An exclusive interview with President Thein Sein about the rapid transformation of Myanmar – a revolution in progress.
By Mick Krever, CNN
Two years ago, Nasser al-Awlaki wrote a letter to President Obama. His request was simple: Please do not kill my son.
He never got a response. Last September, his son, Anwar al-Awlaki, an American-born al Qaeda leader, was killed by a U.S. drone in a remote area of Northern Yemen. Two weeks later, his 16-year-old grandson, Anwar’s son, was also killed, in a separate U.S. strike hundreds of miles away.
“Anwar, it was expected, because he was … targeted,” Nasser al-Awlaki told CNN’s Christiane Amanpour in an exclusive interview on Wednesday. “But how in the world they will go and kill Abdulrahman, a small boy, a U.S. citizen, from Denver, Colorado?”
Nasser’s son, Anwar, was born in New Mexico in 1971 while he was studying for his master’s degree. The family moved back to Yemen, but Anwar returned to the U.S. for college, and became an imam in California.
For years, his father said, he gave sermons “like any other preacher.” But slowly, Anwar’s rhetoric became more and more radical. Eventually, he would become a leading figure in al Qaeda in the Arabian Peninsula. Anwar’s online videos because an inspiration to a generation of Jihadists, including the so-called Christmas Day underwear bomber.
Nasser’s chief concern, however, his is grandson, Adulrahman.
“I took care of him,” al-Awlaki said. “I want to know why Abdulrahman was killed. He is only a small boy. I wanted to send him to America to study like his father, like myself, like my other son.”
Al-Awlaki is suing four U.S. officials, including Defense Secretary Leon Panetta and Former CIA Director David Petraeus over his son and grandson’s deaths.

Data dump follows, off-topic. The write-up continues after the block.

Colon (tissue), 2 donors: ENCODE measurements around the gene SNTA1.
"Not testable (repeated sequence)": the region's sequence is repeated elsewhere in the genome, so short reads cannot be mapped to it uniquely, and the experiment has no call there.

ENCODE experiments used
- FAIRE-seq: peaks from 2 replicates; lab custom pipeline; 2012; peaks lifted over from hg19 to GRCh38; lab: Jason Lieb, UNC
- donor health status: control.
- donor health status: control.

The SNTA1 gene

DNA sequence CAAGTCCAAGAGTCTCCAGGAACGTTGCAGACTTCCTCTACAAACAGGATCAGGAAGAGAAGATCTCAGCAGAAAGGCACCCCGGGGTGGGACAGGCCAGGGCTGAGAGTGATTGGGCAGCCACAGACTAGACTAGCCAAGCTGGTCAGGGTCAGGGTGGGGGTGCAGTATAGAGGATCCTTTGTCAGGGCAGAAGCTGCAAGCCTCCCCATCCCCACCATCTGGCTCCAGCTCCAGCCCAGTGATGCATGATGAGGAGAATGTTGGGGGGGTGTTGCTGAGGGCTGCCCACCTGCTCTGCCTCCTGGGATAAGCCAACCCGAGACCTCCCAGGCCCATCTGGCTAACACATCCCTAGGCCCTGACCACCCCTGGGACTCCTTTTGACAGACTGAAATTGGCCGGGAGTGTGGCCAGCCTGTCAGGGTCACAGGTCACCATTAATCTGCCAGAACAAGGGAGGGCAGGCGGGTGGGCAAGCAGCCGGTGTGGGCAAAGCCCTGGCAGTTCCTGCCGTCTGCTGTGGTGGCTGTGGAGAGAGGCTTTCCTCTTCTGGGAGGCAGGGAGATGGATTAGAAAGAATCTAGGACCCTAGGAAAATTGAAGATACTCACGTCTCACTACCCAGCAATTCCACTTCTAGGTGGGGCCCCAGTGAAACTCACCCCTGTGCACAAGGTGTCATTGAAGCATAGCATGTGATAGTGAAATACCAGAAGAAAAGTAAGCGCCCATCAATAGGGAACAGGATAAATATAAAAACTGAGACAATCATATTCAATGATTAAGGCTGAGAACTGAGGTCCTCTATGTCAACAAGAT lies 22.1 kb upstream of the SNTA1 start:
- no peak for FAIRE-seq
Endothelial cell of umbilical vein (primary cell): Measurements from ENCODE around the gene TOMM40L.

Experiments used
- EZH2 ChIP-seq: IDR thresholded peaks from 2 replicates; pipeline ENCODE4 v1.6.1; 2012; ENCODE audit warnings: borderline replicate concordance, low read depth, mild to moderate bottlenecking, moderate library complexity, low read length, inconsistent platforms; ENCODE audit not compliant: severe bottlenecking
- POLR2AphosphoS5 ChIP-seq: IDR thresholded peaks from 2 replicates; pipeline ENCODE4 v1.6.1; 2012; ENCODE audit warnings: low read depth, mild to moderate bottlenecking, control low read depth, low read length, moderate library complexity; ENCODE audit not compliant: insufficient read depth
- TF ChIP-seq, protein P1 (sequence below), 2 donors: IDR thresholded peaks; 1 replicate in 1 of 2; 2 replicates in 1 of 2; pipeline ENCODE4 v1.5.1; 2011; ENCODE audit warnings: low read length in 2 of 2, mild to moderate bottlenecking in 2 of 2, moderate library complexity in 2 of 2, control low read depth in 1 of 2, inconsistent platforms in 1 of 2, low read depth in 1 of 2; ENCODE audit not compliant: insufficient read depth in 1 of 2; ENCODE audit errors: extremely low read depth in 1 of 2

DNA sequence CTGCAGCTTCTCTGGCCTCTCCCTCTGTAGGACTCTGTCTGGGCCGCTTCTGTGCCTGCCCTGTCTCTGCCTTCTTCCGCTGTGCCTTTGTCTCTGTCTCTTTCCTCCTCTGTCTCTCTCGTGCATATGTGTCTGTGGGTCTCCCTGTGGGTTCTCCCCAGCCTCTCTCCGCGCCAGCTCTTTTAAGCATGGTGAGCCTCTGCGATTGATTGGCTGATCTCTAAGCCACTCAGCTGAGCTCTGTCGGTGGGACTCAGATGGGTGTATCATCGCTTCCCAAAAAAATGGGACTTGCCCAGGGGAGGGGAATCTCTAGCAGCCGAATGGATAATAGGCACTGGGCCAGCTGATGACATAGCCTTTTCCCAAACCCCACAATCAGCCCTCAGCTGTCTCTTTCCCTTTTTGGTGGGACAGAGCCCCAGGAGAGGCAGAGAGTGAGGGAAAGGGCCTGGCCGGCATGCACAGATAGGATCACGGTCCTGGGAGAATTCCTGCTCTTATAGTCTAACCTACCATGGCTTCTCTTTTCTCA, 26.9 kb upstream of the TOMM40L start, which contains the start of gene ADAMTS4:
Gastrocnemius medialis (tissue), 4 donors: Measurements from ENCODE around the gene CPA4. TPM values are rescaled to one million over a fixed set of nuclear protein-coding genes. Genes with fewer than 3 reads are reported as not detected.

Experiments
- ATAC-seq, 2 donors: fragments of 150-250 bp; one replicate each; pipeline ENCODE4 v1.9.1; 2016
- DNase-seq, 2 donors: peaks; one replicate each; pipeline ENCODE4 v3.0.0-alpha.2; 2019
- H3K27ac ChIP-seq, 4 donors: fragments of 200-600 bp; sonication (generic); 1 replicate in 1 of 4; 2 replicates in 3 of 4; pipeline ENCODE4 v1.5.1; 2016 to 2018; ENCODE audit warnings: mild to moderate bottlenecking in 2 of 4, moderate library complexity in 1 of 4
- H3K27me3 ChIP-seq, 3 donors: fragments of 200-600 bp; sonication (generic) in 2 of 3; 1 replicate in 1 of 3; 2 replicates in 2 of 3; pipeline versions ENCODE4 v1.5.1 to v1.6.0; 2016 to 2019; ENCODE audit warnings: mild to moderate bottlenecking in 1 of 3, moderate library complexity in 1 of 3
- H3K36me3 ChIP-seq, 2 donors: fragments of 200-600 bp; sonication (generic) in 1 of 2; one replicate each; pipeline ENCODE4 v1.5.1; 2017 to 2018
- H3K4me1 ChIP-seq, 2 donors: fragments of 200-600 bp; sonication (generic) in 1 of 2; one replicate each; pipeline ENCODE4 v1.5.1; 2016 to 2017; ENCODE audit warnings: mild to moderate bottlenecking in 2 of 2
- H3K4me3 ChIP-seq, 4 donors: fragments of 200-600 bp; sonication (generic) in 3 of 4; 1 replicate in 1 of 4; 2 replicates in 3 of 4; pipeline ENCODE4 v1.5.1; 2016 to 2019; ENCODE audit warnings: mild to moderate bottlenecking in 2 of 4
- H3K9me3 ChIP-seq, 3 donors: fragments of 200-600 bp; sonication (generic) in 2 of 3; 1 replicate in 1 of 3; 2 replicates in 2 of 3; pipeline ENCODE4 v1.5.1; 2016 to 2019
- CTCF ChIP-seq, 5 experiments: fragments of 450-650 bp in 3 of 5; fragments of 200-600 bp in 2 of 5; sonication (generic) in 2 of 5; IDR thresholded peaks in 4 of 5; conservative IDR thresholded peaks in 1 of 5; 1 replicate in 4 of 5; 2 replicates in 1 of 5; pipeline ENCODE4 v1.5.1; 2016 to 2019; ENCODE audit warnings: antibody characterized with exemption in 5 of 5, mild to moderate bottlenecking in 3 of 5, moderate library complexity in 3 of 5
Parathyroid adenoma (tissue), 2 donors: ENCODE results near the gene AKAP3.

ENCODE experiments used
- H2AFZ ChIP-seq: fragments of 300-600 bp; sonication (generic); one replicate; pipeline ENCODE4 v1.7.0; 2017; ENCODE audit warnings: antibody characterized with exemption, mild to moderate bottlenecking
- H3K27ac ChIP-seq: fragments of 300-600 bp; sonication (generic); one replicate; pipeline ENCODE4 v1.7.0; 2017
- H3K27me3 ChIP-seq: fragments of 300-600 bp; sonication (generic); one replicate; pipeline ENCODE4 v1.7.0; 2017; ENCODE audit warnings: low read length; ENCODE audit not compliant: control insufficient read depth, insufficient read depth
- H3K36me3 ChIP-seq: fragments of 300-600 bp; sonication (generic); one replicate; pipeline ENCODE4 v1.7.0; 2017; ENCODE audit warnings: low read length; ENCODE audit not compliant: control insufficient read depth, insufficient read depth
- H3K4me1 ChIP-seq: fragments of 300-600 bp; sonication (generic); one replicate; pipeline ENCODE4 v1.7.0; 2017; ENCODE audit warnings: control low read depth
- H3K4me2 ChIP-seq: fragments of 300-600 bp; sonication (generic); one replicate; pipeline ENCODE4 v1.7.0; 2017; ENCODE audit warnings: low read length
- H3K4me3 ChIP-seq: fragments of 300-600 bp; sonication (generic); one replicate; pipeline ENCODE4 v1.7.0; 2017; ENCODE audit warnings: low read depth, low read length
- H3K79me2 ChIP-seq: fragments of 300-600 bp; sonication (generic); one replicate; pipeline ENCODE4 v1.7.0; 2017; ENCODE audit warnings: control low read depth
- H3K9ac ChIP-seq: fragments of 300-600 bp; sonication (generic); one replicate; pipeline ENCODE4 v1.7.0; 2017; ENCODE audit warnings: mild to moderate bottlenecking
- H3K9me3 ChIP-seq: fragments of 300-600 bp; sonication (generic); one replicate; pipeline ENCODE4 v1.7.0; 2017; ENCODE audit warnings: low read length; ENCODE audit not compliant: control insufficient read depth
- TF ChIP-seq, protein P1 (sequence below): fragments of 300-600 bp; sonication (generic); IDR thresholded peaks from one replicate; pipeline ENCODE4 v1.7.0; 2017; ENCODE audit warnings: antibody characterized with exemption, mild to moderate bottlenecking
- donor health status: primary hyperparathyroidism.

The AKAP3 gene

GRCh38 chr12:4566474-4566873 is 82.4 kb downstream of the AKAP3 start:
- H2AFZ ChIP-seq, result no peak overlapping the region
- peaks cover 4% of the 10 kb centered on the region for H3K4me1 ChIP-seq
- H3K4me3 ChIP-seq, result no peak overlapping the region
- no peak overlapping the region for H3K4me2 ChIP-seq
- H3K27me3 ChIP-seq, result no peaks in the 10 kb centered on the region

He alleges that the government did not follow due process in killing American-born Anwar and Adulrahman.
“I am not looking for compensation, I am not looking for money,” he said. “What I am looking is justice from the U.S. court system, because I feel my son and my grandson Abdulrahman were killed for no reason.”
What he is looking for is a clear accounting of why his son and grandson were killed.
Abdulrahman al-Awlaki, Anwar’s son and Nasser’s grandson, had no-known ties to terrorism. He was born in Colorado and spent the first half of his life in the United States.
“After two years absence from his father, he decided to go to our governorate in Yemen to seek information about his father. That was the only reason he went,” al-Awlaki said.
Abdulrahman snuck out the Sana’a house where he lived with his grandfather, left a note to his mother apologizing, and set out into the Yemeni desert.
“[Abdulrahman] wanted to come back, but then after two days he was also killed,” al-Awlaki said. “You know, he is not a militant. He is a nice boy. He has a Facebook page, and he had a lot of friends. He is a decent boy, small boy. You know he wore glasses since he was seven years old. He’s very gentle, soft boy. How can people say he’s a militant?”
CNN’s Ken Olshansky produced this piece for television.